Jennifer Stewart, Gateway Productivity
Jennifer Stewart is the founder of Gateway Productivity, a company which helps you learn new technologies and master the tools that will help you work smarter. Before starting Gateway Productivity, Jennifer worked in entertainment management and finance but found her passion was helping people master their productivity. Sanjay and Jennifer discuss starting a new business, leaving partnerships, and going virtual.
Episode 30 – Jennifer Stewart, Gateway Productivity
00:00:55] Sanjay Parekh: Today's guest is Jennifer Stewart. Jennifer founded her company Gateway Productivity in 2016 to help clients better understand digital solutions through teaching, training, and organizing. Jennifer is based in St. Louis, Missouri. Jennifer, welcome to the show.
[00:01:11] Jennifer Stewart: Thanks Sanjay.
[00:01:13] Sanjay Parekh: So, I'm excited to have you here because I have lots of opinions on the things that you do and they're all good. But before we start talking about what you do as a company, tell us kind of your background and what got you to where we are now.
[00:01:26] Jennifer Stewart: Sure. I'll start with a little bit of nuggets about me. So, I'm a musician and I play the flute and I sing. And so, I went into entertainment management in college, but as many of us do, I did not continue. And I had one job in that and then figured out it wasn't the right thing for me. So, I moved into the financial management world and was in client service there and I did that for about seven years, and it was getting more and more corporate and so, from there it just, it wasn't feeling right to me. I felt like I was not making a difference in anybody's lives. And so, I decided at that point to start my own business. So, that’s a little bit about that background and why I went into business.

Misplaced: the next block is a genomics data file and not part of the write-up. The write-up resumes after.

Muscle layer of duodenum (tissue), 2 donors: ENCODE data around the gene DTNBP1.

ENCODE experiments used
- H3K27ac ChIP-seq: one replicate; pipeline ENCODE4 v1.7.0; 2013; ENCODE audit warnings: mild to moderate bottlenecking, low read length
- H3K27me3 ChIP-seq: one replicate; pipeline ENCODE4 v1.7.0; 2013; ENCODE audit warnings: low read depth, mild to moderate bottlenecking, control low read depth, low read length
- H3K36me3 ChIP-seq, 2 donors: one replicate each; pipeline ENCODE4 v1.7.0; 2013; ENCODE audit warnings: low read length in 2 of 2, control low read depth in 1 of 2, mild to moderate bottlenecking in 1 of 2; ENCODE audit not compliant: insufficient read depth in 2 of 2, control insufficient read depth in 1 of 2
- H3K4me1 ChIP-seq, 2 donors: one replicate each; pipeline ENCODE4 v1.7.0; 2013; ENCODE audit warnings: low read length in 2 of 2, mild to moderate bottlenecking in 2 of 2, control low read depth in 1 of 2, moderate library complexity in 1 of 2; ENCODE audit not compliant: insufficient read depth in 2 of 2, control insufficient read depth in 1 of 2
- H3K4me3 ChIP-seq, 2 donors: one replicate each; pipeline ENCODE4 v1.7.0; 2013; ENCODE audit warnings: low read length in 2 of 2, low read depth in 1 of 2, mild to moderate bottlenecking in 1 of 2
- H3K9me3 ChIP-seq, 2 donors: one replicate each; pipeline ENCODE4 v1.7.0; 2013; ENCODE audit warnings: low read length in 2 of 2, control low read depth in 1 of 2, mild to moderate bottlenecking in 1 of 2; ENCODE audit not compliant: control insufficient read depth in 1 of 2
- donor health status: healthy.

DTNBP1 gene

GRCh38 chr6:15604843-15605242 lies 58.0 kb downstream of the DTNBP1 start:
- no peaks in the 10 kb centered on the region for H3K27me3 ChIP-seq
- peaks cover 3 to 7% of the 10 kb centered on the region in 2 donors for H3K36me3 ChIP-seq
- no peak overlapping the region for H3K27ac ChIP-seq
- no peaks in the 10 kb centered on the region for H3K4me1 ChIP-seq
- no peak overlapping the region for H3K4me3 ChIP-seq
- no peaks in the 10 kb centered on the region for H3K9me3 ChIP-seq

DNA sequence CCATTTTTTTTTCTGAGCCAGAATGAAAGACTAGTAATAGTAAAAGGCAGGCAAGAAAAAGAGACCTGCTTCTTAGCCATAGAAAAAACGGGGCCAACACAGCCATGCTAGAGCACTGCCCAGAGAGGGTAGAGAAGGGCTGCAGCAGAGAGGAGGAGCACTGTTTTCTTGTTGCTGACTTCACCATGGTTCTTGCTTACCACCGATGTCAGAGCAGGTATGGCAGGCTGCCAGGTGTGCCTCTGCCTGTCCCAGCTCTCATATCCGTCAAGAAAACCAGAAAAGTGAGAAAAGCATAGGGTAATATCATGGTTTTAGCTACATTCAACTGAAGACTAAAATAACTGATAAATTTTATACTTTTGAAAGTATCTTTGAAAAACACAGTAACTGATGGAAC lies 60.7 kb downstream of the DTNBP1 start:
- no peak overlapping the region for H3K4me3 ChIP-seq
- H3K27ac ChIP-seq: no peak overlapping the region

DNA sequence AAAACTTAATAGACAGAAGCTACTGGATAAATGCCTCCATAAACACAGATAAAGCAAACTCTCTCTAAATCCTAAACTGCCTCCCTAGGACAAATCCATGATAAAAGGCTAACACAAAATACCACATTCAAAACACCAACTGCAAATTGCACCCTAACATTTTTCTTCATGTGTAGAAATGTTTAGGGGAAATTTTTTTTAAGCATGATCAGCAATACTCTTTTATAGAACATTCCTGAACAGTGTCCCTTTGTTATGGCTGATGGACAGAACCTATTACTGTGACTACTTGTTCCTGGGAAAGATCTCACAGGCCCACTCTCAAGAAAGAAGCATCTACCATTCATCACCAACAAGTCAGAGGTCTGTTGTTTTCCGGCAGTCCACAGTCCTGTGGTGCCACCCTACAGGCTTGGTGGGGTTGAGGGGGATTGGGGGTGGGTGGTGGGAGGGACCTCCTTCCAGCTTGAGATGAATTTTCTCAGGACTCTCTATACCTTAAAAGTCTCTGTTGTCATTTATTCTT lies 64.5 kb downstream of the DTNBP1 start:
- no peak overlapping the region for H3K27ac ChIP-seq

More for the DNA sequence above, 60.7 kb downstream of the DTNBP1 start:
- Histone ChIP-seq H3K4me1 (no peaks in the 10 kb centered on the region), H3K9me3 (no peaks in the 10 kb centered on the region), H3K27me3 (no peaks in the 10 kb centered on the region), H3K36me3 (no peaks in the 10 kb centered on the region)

[00:02:17] Sanjay Parekh: I can't believe you didn't stick with the flute because you could have been Lizzo. Look at where she's gotten with the flute.
[00:02:26] Jennifer Stewart: Yeah. No, I actually I wasn't in performance I was the realistic person who had to put music with business. So, entertainment management because I knew I did not want to go into it, but good for her.
[00:02:40] Sanjay Parekh: Okay. Tell me a little bit about Gateway Productivity and why you decided to launch this.
[00:02:47] Jennifer Stewart: Sure. So, Gateway Productivity is actually the second company that I had, and the first one was along the same lines. I actually started when I left that financial firm, I started a home organizing company, and within probably about six months, I figured out that was not quite the right fit, which, you started company, you got an LLC, you've got the whole deal. And I was like, oh, no, what am I doing? And so, I worked with a marketing coach and that was so helpful. And the marketing coach walked us through, you know, you can't sell what you don't love. And so, that was where we started. And I was like I don't quite love what I'm doing. So, he had us go through, what were all of our previous jobs? And what did we love doing in those jobs?